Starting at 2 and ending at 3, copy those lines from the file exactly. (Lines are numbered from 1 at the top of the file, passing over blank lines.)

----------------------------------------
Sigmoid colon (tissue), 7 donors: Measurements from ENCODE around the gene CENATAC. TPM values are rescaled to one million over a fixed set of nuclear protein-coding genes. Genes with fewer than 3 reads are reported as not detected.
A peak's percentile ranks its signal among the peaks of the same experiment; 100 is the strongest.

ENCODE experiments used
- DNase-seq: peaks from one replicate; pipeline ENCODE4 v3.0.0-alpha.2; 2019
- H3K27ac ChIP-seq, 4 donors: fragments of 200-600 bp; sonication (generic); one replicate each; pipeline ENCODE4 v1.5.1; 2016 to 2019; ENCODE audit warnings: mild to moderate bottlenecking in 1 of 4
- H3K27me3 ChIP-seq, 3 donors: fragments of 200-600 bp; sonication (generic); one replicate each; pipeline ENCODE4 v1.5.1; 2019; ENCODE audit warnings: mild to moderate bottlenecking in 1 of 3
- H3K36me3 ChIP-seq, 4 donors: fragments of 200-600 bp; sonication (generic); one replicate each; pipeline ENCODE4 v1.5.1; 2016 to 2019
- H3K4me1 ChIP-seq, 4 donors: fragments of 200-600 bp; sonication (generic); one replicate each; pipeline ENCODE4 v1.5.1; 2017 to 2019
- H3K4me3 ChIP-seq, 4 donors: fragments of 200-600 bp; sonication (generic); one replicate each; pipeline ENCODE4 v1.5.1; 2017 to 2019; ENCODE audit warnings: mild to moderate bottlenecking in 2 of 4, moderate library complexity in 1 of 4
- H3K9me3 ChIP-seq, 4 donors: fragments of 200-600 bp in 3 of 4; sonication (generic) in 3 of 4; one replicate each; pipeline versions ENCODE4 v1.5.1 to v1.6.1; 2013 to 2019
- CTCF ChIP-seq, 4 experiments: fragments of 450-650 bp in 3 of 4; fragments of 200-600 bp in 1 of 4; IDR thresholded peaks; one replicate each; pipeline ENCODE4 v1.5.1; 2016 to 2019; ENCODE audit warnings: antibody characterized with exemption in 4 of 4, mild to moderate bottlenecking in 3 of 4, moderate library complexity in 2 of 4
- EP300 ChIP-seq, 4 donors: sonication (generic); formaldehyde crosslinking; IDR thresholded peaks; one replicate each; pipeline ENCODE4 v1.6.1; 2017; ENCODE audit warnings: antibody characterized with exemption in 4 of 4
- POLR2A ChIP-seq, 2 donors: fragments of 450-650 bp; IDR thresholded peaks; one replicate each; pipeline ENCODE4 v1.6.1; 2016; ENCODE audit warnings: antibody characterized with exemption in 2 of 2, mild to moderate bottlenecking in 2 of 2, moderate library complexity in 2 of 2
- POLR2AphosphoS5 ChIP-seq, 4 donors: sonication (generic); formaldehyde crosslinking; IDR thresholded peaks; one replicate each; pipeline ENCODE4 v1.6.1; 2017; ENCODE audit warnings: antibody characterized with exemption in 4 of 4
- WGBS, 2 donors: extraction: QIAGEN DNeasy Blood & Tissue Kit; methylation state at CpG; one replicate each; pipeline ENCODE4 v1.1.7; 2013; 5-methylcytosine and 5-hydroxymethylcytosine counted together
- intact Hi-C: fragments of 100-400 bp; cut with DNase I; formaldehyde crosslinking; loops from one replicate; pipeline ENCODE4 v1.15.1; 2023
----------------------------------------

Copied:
A peak's percentile ranks its signal among the peaks of the same experiment; 100 is the strongest.

ENCODE experiments used